She earned her title of Illinois certified professional florist during last year’s annual floral design show. She is one of 58 florists in the state to earn this distinction. She is working toward her national certified floral designer accreditation through the internationally recognized American Institute of Floral Designers.
To maintain the Illinois certified designer accreditation, the designer must continue to accumulate continuing education credits each year and maintain his or ... https://advantagenews.com/news/business/brighton-florist-achieves-title-of-certified-designer/
Petal to the metal: Man steals Kittelberger Florist van while employee delivers flowers - Rochester Democrat and ChronicleTuesday, January 22, 2019
BRIGHTON Criminal mischief: On Jan. 16, a 65-year-old Brighton man was arrested after putting a large scratch on the trunk of a vehicle on South Clinton Avenue. Grand larceny: In a delayed report, a Browncroft Boulevard resident wired money to a suspect after the suspect listed a vacation rental on Craigslist. After completing the transfer, the victim was unable to reach the suspect. Suspicious incident: On Jan. 15, a Buffard Drive resident saw a dark-colored vehicle in front of his house. He said the two occupants of the car appeared to be looking into houses. When the resident went outside, the men drove away. BROCKPORT Trespassing: On Jan. 6, a 17-year-old Brockport girl was arrested for trespassing. Officers didn't reveal where the alleged incident occurred. CHILI Petit larceny: Between Jan. 10 and 11, three vehicles parked on West Ham Circle were rummaged through. All of the vehicles were unlocked. Prescription medicines, an HP gold laptop, Bose headphones and loose change were taken. Grand larcen... https://www.democratandchronicle.com/story/news/2019/01/19/monroe-county-ny-crime-rochester-suburbs-brighton-chili-greece-ogden-irondequoit-victor/2599141002/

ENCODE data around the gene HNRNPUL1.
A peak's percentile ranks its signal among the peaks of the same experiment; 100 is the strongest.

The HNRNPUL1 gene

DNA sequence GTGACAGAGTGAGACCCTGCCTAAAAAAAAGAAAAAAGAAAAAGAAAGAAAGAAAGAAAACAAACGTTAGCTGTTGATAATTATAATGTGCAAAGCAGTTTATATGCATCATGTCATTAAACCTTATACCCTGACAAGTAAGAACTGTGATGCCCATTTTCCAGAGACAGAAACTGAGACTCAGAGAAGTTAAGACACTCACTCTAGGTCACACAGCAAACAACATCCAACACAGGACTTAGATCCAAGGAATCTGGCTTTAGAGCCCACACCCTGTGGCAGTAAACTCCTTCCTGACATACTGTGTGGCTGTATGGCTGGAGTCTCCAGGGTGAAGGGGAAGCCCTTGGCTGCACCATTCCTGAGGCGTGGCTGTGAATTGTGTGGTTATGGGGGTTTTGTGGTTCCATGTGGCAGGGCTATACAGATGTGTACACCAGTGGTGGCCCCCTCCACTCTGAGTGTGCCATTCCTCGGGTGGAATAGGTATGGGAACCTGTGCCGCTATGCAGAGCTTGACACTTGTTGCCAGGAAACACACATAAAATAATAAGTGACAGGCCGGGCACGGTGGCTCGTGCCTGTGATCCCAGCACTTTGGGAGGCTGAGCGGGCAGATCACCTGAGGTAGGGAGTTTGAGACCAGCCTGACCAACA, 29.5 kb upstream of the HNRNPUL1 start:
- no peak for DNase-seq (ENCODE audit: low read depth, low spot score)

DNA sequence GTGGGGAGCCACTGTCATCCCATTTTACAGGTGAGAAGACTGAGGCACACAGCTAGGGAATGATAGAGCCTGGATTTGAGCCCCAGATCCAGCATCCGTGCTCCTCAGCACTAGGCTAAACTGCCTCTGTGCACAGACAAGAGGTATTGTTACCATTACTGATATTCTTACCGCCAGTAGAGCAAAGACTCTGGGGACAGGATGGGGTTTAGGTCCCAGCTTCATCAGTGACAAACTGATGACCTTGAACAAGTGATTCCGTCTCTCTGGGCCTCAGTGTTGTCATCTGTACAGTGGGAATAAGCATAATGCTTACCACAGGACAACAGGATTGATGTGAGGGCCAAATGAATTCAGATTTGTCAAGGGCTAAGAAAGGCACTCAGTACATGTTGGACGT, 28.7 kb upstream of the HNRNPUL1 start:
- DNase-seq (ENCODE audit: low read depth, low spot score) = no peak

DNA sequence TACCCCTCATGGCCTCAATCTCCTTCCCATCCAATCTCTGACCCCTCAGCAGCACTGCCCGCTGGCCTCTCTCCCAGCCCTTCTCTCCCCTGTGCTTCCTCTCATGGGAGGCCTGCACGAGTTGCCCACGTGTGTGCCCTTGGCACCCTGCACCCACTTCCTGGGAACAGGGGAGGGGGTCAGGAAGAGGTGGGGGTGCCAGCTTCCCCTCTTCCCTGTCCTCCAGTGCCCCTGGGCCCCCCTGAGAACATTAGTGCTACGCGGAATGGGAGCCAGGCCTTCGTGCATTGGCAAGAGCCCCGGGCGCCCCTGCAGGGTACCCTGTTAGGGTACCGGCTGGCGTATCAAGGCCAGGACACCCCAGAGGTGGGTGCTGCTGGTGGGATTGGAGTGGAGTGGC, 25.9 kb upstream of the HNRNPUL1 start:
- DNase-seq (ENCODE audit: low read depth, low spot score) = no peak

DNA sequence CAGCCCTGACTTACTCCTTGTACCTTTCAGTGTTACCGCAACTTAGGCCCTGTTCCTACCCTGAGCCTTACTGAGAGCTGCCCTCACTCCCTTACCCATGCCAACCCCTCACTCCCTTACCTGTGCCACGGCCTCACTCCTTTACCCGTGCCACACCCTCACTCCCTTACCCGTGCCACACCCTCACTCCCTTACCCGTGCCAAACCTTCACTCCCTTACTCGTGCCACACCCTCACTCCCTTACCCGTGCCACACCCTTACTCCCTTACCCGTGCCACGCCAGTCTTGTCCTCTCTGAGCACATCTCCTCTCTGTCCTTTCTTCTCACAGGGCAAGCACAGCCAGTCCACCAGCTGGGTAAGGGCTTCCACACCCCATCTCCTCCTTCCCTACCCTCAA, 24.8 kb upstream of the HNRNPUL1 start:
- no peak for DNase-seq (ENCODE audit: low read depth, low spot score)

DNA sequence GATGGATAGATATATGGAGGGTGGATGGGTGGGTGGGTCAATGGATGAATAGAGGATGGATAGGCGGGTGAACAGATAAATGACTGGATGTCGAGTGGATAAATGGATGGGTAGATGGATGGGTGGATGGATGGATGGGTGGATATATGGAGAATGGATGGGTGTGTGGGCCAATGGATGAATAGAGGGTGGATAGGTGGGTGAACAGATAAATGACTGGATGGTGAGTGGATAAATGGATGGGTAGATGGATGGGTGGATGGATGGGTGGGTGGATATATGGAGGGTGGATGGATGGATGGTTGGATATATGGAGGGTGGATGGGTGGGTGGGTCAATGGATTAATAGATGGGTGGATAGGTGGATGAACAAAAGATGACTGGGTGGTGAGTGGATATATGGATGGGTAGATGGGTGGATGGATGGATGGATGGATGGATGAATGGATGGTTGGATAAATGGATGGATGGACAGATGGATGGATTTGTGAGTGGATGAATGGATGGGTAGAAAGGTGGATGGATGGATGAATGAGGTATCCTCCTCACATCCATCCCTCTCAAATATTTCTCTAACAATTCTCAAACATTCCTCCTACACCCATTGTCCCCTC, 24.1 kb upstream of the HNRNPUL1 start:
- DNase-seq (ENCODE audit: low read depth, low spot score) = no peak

David Austin, whose new varieties returned fragrance and romance to the rose, dies - Texarkana GazetteTuesday, January 22, 2019